A green stormwater infrastructure design is one that incorporates a variety of different elements in order to facilitate the most eco-friendly flow of stormwater possible. Modern-day stormwater infrastructure is often anything but eco-friendly.
Therefore, the need for green stormwater infrastructure has increased. A green stormwater infrastructure design includes multiple elements all intended to maximize the eco-friendliness of the way in which stormwater is dealt with and diverted back into the ground.
There are plenty of unique elements in such a design, so in case you’re interested in building a design like this of your own, let’s discuss the 8 features of a successful green stormwater infrastructure design:
1. Disconnected Downspouts
Many downspouts in urban areas divert water directly into a sewer system. This often creates a strain on the local sewer system and degrades the quality of the water as it picks up pollutants on its way through the streets. By disconnecting your downspouts and letting water flow directly from your gutters into the ground below, you can divert stormwater directly back into the ground where it belongs.
Creating a permeable surface such as a small gravel pit directly beneath your gutters, you can send stormwater right back into the ground and lessen the burden on your local sewer system and water management system.
2. Harvesting Rainwater
By harvesting rainwater, you lessen the burden on the local sewer system and capture freshwater for later use. The water can be used to nurture pets and wildlife, as well as help water lawns and gardens. Rain barrels, aquifers, ground-level pits, cisterns, and even nets to capture dew and fog are all common methods used for collecting rainwater.
3. Planter Boxes
Mostly found in urban areas, planter boxes feature trees and/or plants and are used to help collect rainwater to lessen the amount that’s flowing on the streets and into the sewers. They’re most useful for areas that have limited space and can add a nice aesthetic element to any area.
Bioswales are most often found near curbs and in parking lots. They use a lot of thick, short vegetation to help filter stormwater and slow down the flow as it makes its way into the sewers.
5. Green Roofing
Green roofs utilize plants and shrubs specifically to facilitate the infiltration of rainfall and allow for it to naturally evaporate as opposed to being directed into sewers. Green roofing is especially useful in urban areas where land and space are at a premium. Often the only place to put such a green area is the unused space on the roof, so green roofing is one of the most efficient types of green stormwater infrastructure.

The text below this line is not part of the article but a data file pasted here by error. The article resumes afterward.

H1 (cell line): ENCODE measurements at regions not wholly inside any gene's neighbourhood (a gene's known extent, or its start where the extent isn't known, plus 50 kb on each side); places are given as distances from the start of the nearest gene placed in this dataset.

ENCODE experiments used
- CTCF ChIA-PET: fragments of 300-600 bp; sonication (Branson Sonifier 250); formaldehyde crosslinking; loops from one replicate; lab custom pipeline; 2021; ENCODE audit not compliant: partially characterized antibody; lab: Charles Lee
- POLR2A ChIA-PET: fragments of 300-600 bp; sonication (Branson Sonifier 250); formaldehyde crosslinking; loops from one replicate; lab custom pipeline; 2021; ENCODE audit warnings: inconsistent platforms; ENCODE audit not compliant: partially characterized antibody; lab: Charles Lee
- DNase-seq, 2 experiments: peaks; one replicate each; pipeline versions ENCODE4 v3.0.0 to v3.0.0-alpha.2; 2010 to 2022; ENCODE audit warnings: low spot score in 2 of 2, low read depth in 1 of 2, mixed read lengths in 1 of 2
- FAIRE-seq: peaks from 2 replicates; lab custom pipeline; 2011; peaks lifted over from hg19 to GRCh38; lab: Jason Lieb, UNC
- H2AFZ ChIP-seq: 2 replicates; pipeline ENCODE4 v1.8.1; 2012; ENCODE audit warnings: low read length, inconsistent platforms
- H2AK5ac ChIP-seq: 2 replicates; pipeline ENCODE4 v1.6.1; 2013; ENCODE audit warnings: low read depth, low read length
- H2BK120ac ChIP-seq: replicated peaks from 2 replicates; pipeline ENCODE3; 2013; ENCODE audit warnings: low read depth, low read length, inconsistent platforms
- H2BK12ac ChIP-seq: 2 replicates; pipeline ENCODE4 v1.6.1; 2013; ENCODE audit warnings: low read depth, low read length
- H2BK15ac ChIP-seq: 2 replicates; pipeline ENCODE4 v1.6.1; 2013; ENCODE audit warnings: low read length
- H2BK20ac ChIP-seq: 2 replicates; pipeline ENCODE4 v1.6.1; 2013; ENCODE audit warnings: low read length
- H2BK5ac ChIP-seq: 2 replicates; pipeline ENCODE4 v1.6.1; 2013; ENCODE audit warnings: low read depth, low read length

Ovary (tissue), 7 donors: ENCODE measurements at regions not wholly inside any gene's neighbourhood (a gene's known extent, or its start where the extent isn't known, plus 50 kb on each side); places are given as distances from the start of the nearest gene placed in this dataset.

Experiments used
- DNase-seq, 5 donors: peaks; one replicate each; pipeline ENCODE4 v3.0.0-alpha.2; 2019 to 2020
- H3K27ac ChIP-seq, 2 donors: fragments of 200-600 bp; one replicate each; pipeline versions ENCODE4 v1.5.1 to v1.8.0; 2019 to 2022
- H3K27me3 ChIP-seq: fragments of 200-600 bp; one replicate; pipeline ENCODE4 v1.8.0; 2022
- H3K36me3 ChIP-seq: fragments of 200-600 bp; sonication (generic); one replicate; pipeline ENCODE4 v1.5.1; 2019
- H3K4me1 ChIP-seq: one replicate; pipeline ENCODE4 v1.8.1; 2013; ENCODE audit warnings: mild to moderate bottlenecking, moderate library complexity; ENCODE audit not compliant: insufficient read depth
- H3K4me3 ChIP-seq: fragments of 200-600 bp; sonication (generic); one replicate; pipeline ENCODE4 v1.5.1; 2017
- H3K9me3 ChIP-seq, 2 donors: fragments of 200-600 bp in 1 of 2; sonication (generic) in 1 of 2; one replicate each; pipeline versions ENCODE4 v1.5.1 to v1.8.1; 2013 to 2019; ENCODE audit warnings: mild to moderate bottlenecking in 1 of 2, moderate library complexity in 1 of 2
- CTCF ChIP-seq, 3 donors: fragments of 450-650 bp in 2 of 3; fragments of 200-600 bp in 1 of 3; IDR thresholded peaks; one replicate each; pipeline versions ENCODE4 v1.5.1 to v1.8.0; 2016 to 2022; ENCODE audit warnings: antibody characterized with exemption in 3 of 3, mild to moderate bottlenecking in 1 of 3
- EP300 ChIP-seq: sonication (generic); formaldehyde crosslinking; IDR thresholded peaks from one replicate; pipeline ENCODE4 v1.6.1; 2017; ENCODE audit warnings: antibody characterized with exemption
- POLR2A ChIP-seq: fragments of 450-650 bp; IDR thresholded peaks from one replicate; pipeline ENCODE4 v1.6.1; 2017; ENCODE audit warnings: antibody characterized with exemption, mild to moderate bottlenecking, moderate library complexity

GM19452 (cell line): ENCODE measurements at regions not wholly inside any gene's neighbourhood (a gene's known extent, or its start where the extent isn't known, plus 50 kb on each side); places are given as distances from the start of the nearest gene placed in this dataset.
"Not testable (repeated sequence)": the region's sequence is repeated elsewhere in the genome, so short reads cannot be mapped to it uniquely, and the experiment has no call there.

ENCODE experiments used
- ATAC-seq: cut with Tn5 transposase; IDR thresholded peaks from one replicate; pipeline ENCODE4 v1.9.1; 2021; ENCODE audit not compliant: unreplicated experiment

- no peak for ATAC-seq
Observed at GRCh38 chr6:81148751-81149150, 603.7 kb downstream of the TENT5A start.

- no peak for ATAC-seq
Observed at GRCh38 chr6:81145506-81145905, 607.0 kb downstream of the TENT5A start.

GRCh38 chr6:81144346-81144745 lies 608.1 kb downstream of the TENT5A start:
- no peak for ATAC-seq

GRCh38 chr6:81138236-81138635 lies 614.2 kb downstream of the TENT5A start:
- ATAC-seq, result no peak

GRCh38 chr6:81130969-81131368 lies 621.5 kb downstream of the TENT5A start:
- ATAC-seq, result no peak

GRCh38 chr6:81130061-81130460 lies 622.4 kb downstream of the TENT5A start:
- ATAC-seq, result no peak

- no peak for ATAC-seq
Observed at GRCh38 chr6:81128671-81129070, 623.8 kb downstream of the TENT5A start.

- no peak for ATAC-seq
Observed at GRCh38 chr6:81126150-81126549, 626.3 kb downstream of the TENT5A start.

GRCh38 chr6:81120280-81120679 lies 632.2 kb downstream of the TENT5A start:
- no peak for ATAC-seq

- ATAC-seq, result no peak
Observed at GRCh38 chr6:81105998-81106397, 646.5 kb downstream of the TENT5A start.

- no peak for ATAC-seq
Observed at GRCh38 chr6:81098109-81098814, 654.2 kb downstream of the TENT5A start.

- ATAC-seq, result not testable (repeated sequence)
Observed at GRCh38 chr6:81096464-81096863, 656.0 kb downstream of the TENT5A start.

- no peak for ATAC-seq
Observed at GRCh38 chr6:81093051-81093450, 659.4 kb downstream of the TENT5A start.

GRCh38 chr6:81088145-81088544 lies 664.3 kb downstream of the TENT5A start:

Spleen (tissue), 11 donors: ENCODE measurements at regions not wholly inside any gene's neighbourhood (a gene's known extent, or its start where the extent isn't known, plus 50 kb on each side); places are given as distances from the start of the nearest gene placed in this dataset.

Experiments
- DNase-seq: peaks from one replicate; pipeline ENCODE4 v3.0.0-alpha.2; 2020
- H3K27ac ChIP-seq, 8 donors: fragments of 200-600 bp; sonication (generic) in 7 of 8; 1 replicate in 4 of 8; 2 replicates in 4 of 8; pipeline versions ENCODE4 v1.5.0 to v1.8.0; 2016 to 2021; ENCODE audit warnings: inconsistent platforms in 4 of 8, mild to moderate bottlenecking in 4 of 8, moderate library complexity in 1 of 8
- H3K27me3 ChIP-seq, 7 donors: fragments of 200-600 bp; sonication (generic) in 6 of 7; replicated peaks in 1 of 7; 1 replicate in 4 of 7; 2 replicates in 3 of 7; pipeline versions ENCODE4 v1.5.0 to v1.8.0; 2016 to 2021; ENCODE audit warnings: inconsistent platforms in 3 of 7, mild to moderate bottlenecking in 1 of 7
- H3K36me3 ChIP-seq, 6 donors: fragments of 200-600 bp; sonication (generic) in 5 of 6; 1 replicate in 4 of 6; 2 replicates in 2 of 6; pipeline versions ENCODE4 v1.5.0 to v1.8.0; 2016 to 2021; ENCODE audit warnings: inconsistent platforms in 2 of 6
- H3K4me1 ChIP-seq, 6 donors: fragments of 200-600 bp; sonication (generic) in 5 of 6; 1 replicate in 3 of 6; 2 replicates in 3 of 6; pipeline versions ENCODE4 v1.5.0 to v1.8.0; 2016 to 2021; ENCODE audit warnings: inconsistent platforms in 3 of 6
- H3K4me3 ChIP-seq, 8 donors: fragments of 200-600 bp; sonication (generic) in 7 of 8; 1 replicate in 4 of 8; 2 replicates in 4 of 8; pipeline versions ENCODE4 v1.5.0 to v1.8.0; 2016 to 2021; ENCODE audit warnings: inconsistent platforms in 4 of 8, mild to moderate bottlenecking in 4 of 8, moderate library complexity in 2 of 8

6. Tree Canopies
Using trees as a way to absorb water is another popular answer to the question of what is green stormwater infrastructure. Trees not only absorb water in their leaves and branches, but also directly through their roots as well. In this way, trees help to slow, filter, and mitigate the flow of stormwater into sewers, while simultaneously providing shade and a calming effect on traffic.
7. Land Conservatories
Parks and other swaths of land that are almost wholly undisturbed by humans are the perfect bioswales. They provide all the benefits as many of the things described above, but to a much larger degree. A single park in the middle of a town can act as a quasi-storm drain and water filtration system all by itself.
8. Permeable Pavement
Permeable pavement is one of the most useful ways to create stormwater green infrastructure. Permeable parking lots, sidewalks, fire lanes, and pathways all help to facilitate stormwater drainage while also providing a paving option that can be used by humans.
Permeable pavement works by allowing water to drain directly through itself and into the soil below. It can be used to replace many other stormwater drainage systems considered to not be eco-friendly. It can also be used as a supplement in conjunction with the other items on this list.
Permeable pavers such as the kind made by TRUEGRID, for instance, are 100% permeable and can handle very heavy flows of stormwater without flooding.
Implementing something like a permeable parking lot built from either TRUEGRID PRO LITE or TRUEGRID PRO PLUS pavers is one of the best ways to mitigate the need for additional stormwater drainage as well as contribute to the overall effectiveness of green stormwater infrastructure.
Plastic pavers will trap gravel and create a durable, level paved surface, and you can also help filter out any trash and/or debris that may have ended up in the sewers if you were using a regular asphalt or concrete parking lot.
TRUEGRID Pavers Are a Valuable Part of Any Green Infrastructure Plan
If you want the perfect addition to your green stormwater infrastructure design, TRUEGRID pavers are an excellent choice. Not only do they divert stormwater into the soil instead of the sewers, they can also help filter the water and will last up to 60 years with only minimal maintenance required. If you’re looking for a high-value addition to your stormwater infrastructure design, contact TRUEGRID today to get in touch with a pavement professional for a free quote.